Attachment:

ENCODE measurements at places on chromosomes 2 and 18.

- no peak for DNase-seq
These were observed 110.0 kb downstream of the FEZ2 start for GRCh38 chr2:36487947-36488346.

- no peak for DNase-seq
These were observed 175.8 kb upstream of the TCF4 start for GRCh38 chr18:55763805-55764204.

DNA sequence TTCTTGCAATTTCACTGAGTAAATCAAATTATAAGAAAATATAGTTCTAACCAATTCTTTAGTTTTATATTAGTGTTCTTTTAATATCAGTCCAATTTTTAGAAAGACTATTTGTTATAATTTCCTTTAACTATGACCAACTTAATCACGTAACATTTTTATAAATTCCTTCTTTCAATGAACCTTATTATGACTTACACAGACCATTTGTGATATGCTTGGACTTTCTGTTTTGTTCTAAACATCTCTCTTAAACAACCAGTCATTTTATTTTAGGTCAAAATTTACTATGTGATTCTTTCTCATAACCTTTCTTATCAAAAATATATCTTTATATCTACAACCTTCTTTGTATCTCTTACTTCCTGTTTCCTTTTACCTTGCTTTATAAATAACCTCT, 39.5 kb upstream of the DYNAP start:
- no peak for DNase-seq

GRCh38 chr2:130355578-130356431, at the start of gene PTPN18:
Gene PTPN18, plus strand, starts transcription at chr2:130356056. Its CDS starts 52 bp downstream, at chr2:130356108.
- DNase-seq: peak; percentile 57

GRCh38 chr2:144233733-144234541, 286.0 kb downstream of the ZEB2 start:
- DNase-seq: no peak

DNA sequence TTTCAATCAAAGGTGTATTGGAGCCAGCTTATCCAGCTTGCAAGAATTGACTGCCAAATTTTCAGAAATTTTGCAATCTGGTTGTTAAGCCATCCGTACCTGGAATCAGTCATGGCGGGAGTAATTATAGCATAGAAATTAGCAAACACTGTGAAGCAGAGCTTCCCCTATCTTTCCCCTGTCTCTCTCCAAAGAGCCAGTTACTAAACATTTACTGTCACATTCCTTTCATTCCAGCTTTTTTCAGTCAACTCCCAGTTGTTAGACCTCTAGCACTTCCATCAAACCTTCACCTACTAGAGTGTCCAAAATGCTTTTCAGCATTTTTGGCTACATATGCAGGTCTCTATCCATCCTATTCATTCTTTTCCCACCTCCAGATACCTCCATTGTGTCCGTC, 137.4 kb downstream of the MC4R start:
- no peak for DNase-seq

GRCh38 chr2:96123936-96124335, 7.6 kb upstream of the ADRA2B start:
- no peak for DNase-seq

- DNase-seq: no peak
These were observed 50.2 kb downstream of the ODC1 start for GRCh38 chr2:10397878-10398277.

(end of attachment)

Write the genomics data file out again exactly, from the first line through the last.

ENCODE measurements at places on chromosomes 2 and 18.

- no peak for DNase-seq
These were observed 110.0 kb downstream of the FEZ2 start for GRCh38 chr2:36487947-36488346.

- no peak for DNase-seq
These were observed 175.8 kb upstream of the TCF4 start for GRCh38 chr18:55763805-55764204.

DNA sequence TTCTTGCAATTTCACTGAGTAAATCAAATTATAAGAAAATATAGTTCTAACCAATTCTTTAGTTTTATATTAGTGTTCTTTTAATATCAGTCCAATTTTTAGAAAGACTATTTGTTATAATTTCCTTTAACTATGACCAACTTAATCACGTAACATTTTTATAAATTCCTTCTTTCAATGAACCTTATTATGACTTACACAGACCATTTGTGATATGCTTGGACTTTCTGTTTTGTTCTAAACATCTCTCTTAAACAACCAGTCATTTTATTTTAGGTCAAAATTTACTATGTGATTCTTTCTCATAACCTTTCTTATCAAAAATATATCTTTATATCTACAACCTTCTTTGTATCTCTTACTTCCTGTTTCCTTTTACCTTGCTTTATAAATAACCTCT, 39.5 kb upstream of the DYNAP start:
- no peak for DNase-seq

GRCh38 chr2:130355578-130356431, at the start of gene PTPN18:
Gene PTPN18, plus strand, starts transcription at chr2:130356056. Its CDS starts 52 bp downstream, at chr2:130356108.
- DNase-seq: peak; percentile 57

GRCh38 chr2:144233733-144234541, 286.0 kb downstream of the ZEB2 start:
- DNase-seq: no peak

DNA sequence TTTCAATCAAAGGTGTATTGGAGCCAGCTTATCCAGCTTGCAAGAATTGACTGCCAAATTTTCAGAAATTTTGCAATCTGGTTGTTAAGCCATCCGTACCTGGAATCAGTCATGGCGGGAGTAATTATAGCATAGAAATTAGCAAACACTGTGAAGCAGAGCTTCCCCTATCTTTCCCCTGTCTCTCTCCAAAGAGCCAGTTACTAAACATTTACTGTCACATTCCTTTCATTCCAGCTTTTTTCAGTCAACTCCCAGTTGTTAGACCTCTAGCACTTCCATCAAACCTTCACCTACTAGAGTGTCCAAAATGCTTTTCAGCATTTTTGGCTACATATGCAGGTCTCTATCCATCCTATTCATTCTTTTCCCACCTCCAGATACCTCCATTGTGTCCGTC, 137.4 kb downstream of the MC4R start:
- no peak for DNase-seq

GRCh38 chr2:96123936-96124335, 7.6 kb upstream of the ADRA2B start:
- no peak for DNase-seq

- DNase-seq: no peak
These were observed 50.2 kb downstream of the ODC1 start for GRCh38 chr2:10397878-10398277.